I, among a number of other folks, wrote about this a short while back.
Here’s another perspective on the matter, the point of “present post,” from AEIdeas‘ James Pethokoukis, who cited John Merline’s article for the Richmond Fed.
Writing about the “decline in labor force participation as a result of reported illness or disability,” Merline had this [emphasis added]:
Another driving force, Autor and Duggan found, is the fact that the value of disability benefits relative to wages has risen “substantially” since the late 1970s, because of the way initial benefits are calculated. That’s particularly true at the lower end of the income spectrum. When the value of SSDI benefits and the value of the Medicare benefits that SSDI enrollees qualify for are combined, the share of income replaced by the disability program climbed from 68% in 1984 to 86% in 2002 among lower-income men aged 50-61.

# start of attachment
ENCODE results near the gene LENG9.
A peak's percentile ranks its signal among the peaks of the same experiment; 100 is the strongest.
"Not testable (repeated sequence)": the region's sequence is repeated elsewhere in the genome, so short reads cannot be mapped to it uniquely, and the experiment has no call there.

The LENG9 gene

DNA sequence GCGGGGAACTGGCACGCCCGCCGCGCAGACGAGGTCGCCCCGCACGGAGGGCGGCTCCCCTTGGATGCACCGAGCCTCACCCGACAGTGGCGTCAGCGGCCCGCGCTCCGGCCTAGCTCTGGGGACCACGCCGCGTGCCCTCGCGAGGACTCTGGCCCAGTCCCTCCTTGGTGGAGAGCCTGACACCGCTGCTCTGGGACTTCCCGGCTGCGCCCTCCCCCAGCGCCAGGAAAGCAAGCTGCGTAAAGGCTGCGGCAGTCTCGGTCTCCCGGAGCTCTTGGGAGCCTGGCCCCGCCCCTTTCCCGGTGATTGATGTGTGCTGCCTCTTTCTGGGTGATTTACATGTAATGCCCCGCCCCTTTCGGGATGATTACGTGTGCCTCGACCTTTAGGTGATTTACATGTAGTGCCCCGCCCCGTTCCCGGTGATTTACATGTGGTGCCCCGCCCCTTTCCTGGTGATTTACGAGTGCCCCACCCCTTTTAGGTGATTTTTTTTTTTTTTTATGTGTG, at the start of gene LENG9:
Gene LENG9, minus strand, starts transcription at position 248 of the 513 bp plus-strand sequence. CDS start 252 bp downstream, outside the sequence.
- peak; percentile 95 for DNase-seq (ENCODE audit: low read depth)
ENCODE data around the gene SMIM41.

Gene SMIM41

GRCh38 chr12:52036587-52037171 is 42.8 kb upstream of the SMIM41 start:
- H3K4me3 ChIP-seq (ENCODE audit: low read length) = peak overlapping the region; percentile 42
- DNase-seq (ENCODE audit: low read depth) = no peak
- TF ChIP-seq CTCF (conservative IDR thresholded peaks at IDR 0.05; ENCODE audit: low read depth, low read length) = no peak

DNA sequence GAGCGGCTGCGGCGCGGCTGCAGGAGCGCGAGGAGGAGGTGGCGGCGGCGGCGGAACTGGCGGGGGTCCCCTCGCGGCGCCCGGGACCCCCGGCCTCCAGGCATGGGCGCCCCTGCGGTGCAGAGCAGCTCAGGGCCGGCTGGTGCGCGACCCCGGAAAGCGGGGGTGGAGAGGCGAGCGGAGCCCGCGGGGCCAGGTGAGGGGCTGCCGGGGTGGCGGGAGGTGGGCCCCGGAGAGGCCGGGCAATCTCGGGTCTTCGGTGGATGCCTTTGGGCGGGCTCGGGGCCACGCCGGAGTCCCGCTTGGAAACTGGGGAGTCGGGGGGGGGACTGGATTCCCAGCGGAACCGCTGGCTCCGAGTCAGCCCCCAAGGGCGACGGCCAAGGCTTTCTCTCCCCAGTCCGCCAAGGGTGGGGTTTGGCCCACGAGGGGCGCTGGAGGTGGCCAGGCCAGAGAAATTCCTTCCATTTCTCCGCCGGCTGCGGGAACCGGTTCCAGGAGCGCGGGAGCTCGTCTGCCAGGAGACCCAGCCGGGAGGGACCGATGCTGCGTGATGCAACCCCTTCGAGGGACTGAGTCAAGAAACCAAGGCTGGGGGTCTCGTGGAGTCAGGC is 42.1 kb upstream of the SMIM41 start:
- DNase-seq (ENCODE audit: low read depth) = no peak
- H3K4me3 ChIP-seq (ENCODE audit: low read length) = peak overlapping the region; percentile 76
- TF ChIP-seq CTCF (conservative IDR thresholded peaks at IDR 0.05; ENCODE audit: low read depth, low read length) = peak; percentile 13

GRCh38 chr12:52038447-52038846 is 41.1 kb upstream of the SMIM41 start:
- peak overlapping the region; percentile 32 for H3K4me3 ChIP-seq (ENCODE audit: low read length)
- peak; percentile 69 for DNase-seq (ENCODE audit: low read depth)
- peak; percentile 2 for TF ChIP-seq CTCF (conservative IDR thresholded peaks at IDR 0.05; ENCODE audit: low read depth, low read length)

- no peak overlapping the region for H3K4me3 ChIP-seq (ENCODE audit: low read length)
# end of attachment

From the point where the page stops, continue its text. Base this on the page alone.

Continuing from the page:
That’s an enormous marginal tax rate that must be paid in order to get a better job.